South Korea ferry disaster: Prosecutors turn to mobile app to reconstruct final moments

A family member of missing passengers (centre) who were on the South Korean passenger ferry Sewol prays toward the sea at a Jindo port where family members of missing passengers gathered on April 21, 2014. -- PHOTO: REUTERS
A family member of missing passengers (centre) who were on the South Korean passenger ferry Sewol prays toward the sea at a Jindo port where family members of missing passengers gathered on April 21, 2014. -- PHOTO: REUTERS

SEOUL (AFP) - Prosecutors probing South Korea's ferry disaster have turned to a popular mobile chat service to reconstruct the final moments of hundreds feared to have perished on board the sinking ship.

The 6,825-tonne ferry carrying 447 passengers - mostly high school students on a holiday trip - sank off the country's southwest Wednesday, leaving 64 dead and 238 still missing.

Survivors say crew members instructed them to stay put while the ship continued to list dramatically, delaying an evacuation operation that could have saved many lives.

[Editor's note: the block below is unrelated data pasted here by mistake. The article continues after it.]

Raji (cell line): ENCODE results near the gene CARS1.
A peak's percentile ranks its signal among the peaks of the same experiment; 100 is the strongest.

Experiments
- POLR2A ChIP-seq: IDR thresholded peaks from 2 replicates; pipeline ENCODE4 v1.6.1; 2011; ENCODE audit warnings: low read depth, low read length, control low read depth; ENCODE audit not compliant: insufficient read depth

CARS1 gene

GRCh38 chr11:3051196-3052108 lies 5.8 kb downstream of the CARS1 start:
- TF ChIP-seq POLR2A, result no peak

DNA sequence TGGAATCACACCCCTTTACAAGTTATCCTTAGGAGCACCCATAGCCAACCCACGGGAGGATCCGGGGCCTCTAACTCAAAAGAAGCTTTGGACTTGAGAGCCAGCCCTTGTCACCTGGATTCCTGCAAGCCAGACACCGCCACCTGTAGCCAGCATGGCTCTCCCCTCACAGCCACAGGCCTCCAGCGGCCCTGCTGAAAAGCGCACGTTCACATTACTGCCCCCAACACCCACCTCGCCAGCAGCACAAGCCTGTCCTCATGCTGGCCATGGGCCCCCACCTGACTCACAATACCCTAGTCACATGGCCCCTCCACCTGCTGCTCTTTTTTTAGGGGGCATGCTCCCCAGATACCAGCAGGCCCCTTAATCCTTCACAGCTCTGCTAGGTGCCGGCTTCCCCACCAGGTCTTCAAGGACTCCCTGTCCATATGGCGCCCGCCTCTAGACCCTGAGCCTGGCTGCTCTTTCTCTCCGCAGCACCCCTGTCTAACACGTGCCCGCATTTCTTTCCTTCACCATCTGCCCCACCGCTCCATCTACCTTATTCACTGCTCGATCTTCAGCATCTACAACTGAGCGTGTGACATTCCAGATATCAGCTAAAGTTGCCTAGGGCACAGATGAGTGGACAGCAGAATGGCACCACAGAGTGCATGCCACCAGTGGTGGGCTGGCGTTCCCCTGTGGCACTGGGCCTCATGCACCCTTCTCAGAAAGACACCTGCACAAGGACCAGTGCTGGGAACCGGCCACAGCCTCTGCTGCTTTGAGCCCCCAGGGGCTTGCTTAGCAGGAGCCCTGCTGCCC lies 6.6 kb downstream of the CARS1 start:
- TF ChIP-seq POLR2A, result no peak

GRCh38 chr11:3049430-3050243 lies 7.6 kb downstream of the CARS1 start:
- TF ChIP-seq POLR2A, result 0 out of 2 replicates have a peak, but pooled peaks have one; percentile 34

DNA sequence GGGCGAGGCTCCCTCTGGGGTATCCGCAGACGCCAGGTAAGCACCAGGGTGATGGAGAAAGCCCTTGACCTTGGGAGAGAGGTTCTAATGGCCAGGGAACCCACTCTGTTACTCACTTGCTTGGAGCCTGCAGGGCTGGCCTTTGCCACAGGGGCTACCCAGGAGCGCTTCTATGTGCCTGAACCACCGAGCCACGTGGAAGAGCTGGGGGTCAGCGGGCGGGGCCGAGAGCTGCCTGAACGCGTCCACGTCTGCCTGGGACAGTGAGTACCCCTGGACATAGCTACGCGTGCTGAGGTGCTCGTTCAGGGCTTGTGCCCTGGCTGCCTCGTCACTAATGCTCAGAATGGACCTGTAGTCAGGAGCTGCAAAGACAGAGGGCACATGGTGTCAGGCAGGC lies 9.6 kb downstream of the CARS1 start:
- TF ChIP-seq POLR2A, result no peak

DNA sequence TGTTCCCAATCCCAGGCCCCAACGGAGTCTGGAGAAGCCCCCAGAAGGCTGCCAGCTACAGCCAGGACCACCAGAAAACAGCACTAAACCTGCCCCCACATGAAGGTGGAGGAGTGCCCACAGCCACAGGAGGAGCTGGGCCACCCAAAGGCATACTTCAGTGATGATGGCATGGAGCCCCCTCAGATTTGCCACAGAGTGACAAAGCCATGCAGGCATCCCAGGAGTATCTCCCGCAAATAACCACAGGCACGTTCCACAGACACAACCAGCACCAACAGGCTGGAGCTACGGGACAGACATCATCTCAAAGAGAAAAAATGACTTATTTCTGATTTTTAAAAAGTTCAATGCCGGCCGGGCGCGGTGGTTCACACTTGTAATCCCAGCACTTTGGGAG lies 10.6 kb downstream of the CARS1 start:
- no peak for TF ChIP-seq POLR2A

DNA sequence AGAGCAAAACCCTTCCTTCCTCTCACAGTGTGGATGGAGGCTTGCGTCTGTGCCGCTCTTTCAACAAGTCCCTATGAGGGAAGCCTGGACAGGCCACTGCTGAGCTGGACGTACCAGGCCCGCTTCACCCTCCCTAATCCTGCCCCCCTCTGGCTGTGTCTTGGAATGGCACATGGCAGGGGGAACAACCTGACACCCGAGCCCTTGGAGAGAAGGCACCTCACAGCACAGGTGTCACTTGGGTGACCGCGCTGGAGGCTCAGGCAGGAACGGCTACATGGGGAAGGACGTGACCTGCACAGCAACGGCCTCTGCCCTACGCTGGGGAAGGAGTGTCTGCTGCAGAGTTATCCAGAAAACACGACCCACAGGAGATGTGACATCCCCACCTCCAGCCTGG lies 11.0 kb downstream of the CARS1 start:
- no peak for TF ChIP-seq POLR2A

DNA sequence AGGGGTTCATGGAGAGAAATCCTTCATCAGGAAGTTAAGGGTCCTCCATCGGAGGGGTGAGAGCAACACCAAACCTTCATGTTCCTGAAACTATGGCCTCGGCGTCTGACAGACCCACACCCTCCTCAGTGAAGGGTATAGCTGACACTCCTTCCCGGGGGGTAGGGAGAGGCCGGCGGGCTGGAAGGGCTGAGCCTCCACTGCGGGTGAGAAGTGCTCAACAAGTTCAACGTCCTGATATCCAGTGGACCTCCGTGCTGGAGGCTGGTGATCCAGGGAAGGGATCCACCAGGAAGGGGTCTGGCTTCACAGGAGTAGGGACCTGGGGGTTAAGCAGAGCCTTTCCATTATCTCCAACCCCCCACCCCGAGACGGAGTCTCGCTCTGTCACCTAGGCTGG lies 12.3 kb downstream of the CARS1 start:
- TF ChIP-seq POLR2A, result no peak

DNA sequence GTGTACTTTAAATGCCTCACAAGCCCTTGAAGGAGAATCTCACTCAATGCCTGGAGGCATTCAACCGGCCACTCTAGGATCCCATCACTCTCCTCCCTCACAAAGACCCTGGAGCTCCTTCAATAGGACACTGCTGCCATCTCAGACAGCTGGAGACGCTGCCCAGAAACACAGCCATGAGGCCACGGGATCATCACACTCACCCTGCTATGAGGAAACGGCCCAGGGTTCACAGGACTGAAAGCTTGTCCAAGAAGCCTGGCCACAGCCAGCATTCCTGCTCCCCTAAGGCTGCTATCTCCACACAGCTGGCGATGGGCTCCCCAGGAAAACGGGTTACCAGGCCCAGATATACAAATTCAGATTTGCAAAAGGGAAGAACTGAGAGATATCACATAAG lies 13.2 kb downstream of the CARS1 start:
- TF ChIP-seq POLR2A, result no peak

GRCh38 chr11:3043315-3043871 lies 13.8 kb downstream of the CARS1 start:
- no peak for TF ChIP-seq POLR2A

As the probe focuses on the crew's actions and when - if at all - they issued the evacuation order, investigators have collected a vast trove of chat records from popular app Kakao Talk to trace the final moments on board the sinking ship.

"We are seeking to use the Kakao Talk conversations the people onboard exchanged during the time of the accident for our investigation," one unnamed prosecutor told reporters.

Prosecutors have also collected phone records from all crew members.

Heartbreaking messages from passengers, detailing their frantic last minutes on the ship, have been published in the South Korean media in the days since the disaster.

"Dad, don't worry. I'm wearing a life vest and am with other girls. We're inside the ship, still in the hallway," one girl messaged to her father.

When her distraught father wrote back urging her to leave, she wrote in her last message: "Dad, I can't. The ship is too tilted. The hallway is crowded with so many people."

South Korea is one of the world's most wired countries, with 37 million owning a smartphone out of a population of 50 million.

Nearly 90 per cent of South Korean smartphone owners use Kakao Talk - the nation's most popular chat app, also used by 140 million globally.

A Kakao Talk spokeswoman said the firm was not authorised to comment on ongoing investigations.